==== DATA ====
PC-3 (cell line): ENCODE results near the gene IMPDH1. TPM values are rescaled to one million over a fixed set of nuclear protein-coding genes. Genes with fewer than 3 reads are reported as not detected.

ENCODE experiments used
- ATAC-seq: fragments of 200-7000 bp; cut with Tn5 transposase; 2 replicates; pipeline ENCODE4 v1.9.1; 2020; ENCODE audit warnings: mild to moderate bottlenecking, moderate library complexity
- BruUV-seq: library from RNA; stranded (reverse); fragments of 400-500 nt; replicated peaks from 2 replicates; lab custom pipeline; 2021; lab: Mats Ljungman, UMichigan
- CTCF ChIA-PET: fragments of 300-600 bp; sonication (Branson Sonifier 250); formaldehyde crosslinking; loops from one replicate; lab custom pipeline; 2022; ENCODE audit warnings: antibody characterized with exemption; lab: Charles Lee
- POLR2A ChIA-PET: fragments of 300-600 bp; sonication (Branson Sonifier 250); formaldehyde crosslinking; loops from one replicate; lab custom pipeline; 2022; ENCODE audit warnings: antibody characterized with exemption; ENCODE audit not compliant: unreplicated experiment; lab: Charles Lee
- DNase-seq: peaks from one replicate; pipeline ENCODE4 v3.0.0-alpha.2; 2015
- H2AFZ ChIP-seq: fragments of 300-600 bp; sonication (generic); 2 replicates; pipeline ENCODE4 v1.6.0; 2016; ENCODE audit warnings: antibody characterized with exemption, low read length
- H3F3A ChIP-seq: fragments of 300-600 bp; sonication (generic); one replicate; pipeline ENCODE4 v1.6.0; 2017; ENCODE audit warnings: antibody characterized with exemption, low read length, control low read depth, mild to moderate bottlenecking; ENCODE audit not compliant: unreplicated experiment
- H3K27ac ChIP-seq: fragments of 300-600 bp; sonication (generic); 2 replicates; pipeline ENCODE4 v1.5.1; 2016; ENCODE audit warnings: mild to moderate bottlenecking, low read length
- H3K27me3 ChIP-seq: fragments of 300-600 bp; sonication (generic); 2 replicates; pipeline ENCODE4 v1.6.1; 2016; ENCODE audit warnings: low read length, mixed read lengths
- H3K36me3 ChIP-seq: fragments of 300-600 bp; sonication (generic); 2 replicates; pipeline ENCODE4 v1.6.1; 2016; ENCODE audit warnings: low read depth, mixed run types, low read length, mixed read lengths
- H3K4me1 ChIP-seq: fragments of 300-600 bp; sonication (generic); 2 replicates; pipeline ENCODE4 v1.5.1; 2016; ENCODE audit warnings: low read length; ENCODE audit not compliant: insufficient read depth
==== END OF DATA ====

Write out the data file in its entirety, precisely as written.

PC-3 (cell line): ENCODE results near the gene IMPDH1. TPM values are rescaled to one million over a fixed set of nuclear protein-coding genes. Genes with fewer than 3 reads are reported as not detected.

ENCODE experiments used
- ATAC-seq: fragments of 200-7000 bp; cut with Tn5 transposase; 2 replicates; pipeline ENCODE4 v1.9.1; 2020; ENCODE audit warnings: mild to moderate bottlenecking, moderate library complexity
- BruUV-seq: library from RNA; stranded (reverse); fragments of 400-500 nt; replicated peaks from 2 replicates; lab custom pipeline; 2021; lab: Mats Ljungman, UMichigan
- CTCF ChIA-PET: fragments of 300-600 bp; sonication (Branson Sonifier 250); formaldehyde crosslinking; loops from one replicate; lab custom pipeline; 2022; ENCODE audit warnings: antibody characterized with exemption; lab: Charles Lee
- POLR2A ChIA-PET: fragments of 300-600 bp; sonication (Branson Sonifier 250); formaldehyde crosslinking; loops from one replicate; lab custom pipeline; 2022; ENCODE audit warnings: antibody characterized with exemption; ENCODE audit not compliant: unreplicated experiment; lab: Charles Lee
- DNase-seq: peaks from one replicate; pipeline ENCODE4 v3.0.0-alpha.2; 2015
- H2AFZ ChIP-seq: fragments of 300-600 bp; sonication (generic); 2 replicates; pipeline ENCODE4 v1.6.0; 2016; ENCODE audit warnings: antibody characterized with exemption, low read length
- H3F3A ChIP-seq: fragments of 300-600 bp; sonication (generic); one replicate; pipeline ENCODE4 v1.6.0; 2017; ENCODE audit warnings: antibody characterized with exemption, low read length, control low read depth, mild to moderate bottlenecking; ENCODE audit not compliant: unreplicated experiment
- H3K27ac ChIP-seq: fragments of 300-600 bp; sonication (generic); 2 replicates; pipeline ENCODE4 v1.5.1; 2016; ENCODE audit warnings: mild to moderate bottlenecking, low read length
- H3K27me3 ChIP-seq: fragments of 300-600 bp; sonication (generic); 2 replicates; pipeline ENCODE4 v1.6.1; 2016; ENCODE audit warnings: low read length, mixed read lengths
- H3K36me3 ChIP-seq: fragments of 300-600 bp; sonication (generic); 2 replicates; pipeline ENCODE4 v1.6.1; 2016; ENCODE audit warnings: low read depth, mixed run types, low read length, mixed read lengths
- H3K4me1 ChIP-seq: fragments of 300-600 bp; sonication (generic); 2 replicates; pipeline ENCODE4 v1.5.1; 2016; ENCODE audit warnings: low read length; ENCODE audit not compliant: insufficient read depth